A man I know named Donnie Dale is in that position. He’s a man who’s been a writer all his life. He made his living at it – not with fiction, but with magazine articles, mostly. That was his day job. On the side, though, he’s also been writing fiction all his life – novels and screenplays. He’s got a trunk-full of manuscripts. He had one novel published twenty years ago. He did it, I assume, the “traditional” way – which is what I call the “hard” way – but I guess he never struck that luck again.

Faced with limited time remaining, Donnie has set himself a goal.  His goal is to self-publish all those unpublished novels. He has a website set up for the purpose – for his “platform.” It’s at

And he’s still writing. He’s started a blog on his website and is posting his thoughts on whatever comes to mind, because he’s a writer and writers don’t stop writing for trivial reasons like impending death. His posts are well worth reading. He says he’s not afraid to die, and you can tell he isn’t lying about that. There’s nothing maudlin in what he has to say. He writes with honesty and with clarity (and artistry), and with pretty darn good grammar and punctuation, too. If you’re building your mental model of what good writing looks like, you could do a lot worse than run Donnie’s postings across your synapses.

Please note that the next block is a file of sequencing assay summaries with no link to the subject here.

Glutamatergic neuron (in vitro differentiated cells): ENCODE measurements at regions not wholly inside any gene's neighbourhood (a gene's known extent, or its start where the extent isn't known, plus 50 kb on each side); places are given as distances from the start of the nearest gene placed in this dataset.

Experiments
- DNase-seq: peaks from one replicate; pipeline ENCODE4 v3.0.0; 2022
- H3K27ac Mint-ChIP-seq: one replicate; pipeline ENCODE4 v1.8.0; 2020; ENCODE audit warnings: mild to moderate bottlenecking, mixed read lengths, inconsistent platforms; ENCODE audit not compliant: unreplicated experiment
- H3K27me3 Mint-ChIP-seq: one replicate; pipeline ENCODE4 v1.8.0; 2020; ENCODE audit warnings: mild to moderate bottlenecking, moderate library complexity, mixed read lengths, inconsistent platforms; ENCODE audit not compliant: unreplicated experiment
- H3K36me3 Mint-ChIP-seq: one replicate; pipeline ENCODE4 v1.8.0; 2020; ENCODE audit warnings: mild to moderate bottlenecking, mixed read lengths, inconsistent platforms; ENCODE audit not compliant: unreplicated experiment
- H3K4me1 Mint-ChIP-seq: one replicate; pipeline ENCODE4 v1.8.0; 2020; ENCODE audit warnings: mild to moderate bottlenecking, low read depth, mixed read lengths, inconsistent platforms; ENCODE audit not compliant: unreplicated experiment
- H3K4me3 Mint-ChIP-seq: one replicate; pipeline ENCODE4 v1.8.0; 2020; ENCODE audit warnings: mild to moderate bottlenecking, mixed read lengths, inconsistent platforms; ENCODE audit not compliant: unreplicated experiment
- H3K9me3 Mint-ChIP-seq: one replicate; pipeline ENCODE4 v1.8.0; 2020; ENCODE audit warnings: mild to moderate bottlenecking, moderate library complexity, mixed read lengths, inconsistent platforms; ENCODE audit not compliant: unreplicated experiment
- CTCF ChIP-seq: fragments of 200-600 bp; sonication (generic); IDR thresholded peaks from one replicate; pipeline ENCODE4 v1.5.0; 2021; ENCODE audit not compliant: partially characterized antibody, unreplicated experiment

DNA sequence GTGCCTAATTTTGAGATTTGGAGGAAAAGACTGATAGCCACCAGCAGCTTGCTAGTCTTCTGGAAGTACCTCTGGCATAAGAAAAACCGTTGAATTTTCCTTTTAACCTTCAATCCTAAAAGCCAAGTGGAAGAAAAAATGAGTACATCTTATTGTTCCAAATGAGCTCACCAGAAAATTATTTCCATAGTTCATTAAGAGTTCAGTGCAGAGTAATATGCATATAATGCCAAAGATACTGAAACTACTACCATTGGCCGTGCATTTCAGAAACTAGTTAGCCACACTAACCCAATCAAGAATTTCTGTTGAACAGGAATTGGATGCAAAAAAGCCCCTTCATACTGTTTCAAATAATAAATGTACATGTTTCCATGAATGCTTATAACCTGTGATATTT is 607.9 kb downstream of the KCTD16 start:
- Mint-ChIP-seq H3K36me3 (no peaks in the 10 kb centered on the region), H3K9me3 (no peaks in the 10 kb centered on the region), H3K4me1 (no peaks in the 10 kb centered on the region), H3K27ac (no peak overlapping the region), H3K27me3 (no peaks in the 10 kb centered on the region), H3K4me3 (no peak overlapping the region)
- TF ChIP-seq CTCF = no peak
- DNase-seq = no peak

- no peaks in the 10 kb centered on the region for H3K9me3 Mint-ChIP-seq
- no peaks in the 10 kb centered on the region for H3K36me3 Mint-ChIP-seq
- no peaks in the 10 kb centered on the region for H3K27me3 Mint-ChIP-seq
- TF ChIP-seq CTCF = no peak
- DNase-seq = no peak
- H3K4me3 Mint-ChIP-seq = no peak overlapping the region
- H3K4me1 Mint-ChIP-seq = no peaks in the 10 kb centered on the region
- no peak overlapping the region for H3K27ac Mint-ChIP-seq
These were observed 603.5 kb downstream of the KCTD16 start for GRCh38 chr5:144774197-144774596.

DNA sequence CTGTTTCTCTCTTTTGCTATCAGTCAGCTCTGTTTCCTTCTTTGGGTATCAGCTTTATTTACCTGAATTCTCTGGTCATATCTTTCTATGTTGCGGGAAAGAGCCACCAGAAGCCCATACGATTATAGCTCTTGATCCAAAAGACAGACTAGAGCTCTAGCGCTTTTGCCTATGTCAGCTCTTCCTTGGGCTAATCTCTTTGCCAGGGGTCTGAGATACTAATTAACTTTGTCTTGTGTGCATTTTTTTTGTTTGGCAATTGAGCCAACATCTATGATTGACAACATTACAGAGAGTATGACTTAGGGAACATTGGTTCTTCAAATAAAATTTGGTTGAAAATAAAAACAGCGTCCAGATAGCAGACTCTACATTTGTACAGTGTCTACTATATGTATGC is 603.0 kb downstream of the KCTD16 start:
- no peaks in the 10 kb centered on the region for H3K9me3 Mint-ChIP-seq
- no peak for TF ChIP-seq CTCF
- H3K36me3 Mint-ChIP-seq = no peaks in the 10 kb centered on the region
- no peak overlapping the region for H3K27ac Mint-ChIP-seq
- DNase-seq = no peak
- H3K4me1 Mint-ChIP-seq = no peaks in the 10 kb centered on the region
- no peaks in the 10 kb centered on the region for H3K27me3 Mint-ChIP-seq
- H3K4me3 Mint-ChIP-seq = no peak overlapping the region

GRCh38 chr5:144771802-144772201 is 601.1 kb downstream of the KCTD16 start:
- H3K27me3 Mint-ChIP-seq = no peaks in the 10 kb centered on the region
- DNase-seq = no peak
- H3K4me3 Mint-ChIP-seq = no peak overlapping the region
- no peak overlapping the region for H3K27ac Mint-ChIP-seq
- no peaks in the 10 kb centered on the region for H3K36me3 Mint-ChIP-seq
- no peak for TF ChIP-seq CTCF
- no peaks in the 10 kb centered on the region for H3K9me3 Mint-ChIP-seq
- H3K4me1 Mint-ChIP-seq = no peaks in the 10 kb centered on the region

I encourage you to visit Donnie’s website and spend some time there. Leave a comment so he’ll know you’ve been. We who blog have all had that sense of, “okay, I’m putting it out there; is anybody reading it?” More than anything else, writers desire to be read, and for Donnie the question takes on an added urgency. So please go: Read some of his posts, follow his self-publication odyssey, maybe watch for his books and give them a read. I think you’ll get something from the experience, and not just the warm fuzzy feeling of having helped a life-long writer achieve one final goal.

I met Donnie Dale because, until this week, he has been leading the joint meetings of the Alameda Writer’s Group and the Altadena satellite of the Independent Writers of Southern California, which meets at the Coffee Gallery on Lake Ave in Altadena on the 2nd Friday of every month.

A little bit of the dream lives on…

Français : Un cheval shagya en compétition de ...

Français : Un cheval shagya en compétition de dressage (Photo credit: Wikipedia)